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Call for papers – Visiting the Past: A Re-enactment Handbook

In this call for papers, we welcome contributions on how to practically go about organising re-enactments, from, for example, re-enactors, guides, museum curators and educators, experimental archaeologists, historians, and teachers.

Since the late 20th century re-enactment/living history has grown steadily as a form of direct and participatory practice of public history.

Tablet weaving in action.
Tablet weaving in action. (Jo Bourne)

Around the world many thousands of history enthusiasts have (quite literally) stepped into the shoes of people from the past as a way of exploring aspects of living in a time other than the present. At the same time, re-enactment has also become a method for public history mediation among professional public history bodies such as archaeological or historical museums.

Both re-enactors and museums have recently voiced a need for more in-depth dialogue on the practicalities of re-enactment as public history.

In this call for papers, we welcome contributions on how to practically go about organising re-enactments, from, for example, re-enactors, guides, museum curators and educators, experimental archaeologists, historians, and teachers.

The purpose is to develop a practical handbook for those interested in using re-enactment to explore, experience, and mediate history as a public history project.

What is meant by re-enactment/living history here is an event which “seeks to advance [individual and collective] historical understanding through an authentic simulation of past objects, events, practices, and experiences” (Agnew and Toman 2020: 20).

young male horse guard during near sea
Photo by Joe Ambrogio on Pexels.com

We include living history, Live-Action Role Play (LARP) and digitally mediated immersive experiences. We are interested in all cultures and historical periods. Re-enactments could focus on a specific historical event or they could be comprised of a combination of characters and events that create a more general period setting from across the world, such as Silk Road re-enactment, everyday life in the Iron Age, life on an American plantation, or World War Two.

We welcome abstracts of 500 words, which should be sent to ragnhild.ljosland@uhi.ac.uk by Friday, June 11, 2021 (use the subject-line “Visiting the past”).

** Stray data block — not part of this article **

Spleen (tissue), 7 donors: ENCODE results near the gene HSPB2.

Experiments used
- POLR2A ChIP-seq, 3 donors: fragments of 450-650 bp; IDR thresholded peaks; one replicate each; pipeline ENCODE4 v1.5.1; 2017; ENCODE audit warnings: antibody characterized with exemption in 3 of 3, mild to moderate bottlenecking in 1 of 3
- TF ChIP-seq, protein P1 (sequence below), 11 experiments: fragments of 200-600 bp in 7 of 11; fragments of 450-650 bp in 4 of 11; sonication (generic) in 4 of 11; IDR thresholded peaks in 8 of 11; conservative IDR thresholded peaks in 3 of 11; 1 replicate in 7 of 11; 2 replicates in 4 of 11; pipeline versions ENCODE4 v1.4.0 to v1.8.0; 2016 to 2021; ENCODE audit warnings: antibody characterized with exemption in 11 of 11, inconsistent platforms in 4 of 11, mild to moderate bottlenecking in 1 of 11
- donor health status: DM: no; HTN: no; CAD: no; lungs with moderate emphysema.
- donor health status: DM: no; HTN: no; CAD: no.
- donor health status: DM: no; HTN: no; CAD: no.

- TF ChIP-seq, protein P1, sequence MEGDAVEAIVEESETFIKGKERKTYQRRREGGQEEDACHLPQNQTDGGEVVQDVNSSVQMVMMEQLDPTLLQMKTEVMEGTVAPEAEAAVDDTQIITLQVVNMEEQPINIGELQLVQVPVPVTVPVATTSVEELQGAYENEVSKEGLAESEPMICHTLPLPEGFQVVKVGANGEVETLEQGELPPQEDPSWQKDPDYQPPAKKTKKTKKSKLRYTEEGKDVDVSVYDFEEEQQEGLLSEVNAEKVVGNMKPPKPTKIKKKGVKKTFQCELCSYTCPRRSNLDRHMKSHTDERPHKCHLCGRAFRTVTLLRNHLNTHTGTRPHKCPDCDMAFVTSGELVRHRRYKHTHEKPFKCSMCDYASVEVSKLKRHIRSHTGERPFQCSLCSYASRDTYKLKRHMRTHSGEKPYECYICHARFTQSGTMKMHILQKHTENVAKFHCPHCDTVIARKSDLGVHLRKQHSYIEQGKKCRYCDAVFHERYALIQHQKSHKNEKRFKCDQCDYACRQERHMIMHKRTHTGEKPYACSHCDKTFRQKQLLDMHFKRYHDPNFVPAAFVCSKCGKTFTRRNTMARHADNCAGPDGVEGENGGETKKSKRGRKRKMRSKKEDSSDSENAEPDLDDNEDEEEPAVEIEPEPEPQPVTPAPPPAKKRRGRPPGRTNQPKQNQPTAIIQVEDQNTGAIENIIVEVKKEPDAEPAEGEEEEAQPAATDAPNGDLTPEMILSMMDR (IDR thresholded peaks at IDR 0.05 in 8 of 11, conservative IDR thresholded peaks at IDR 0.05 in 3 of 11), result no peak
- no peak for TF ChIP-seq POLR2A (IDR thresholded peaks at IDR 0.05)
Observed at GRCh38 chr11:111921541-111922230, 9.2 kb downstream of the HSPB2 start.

Successful applicants are welcomed to a digital workshop between September 30 and October 1, 2021.

The book project will also make an appearance as a workshop at the Reconference, November 5-7, The Norwegian Museum of Cultural History.

Chapter themes could include, but are not limited to:

Making history come alive

  • A common terminology for all who are involved in re-enactment/Living History.
  • Considering material authenticity: sources and compromises.
  • Achieving authenticity through immersion and embodied experience.
  • Risk management and insurance considerations.
  • Representation in re-enactment/living history (i.e. whose story is being told).

Exploring history

  • Starting out with re-enactment on a low budget: what can be done without building a custom ‘set’?
  • Story and plot.
    o Re-enactment, living history and LARP, including opportunities to let participants ‘make history’.
    o Preparing and playing characters.
    o Historical, composite, literary (incl. saga) characters.
    o Taking on 1, 2 and 3rd role impersonating historical characters.
    o Representation, diversity.
  • Crafts and crafting activities
    o Fun, easy starters, challenging participants and enhancing skills, safety
    o Food, Information sources, recipes, cooking for or cooking with, hygiene.
    o Clothing – make it yourself or purchase.
  • Re-enactment IRL vs re-enactment in the Digital world
    o Games, Virtual Reality, Augmented Reality.
  • Contribution to science by experimental work.

Mediating history

  • Re-enactment for school groups: how can schools, museums, and re-enactors find each other and work successfully together?
    o Best practice case study of a re-enactment with school age participants
  • Re-enactment as recreation and tourism.
    o Best practice case study of re-enactment as recreation and tourism
  • Re-enactment as community heritage work.
    o Best practice case study of re-enactment as community heritage work
  • How to deal with difficult participant responses, for example white supremacist agendas or sexism.
    o Best practice case study of how to deal with difficult participant responses
  • How to re-enact darker historical events, for example life as a refugee, the Holocaust, enslavement, Viking raids.
    o Best practice case study of successful re-enactment of dark historical event
  • How to deal with beliefs or practices in the past that clash with the present, for example politics or religion.
    o Best practice case study of exploring beliefs in the past that differ from the present.
  • How to deal with complex characteristics of participants and characters, for example gender, body, race, disability: aiming for inclusion, openness, and diversity.
    o Best practice case study of inclusion, openness, and diversity.
  • How to find, deal with and incorporate new historical or archaeological research in re-enactment.
  • Best practice case study of how to incorporate new historical or archaeological research in re-enactment and living-history. Re-enactment practices as research method.

1 comment

  1. I wonder if my book on
    “a Celebrating of Sunrisr at the Tomb of the Eagles”, Ilse Babette Barthelmess, 2004,
    would be of interest in this context?
    Kind regards Babette

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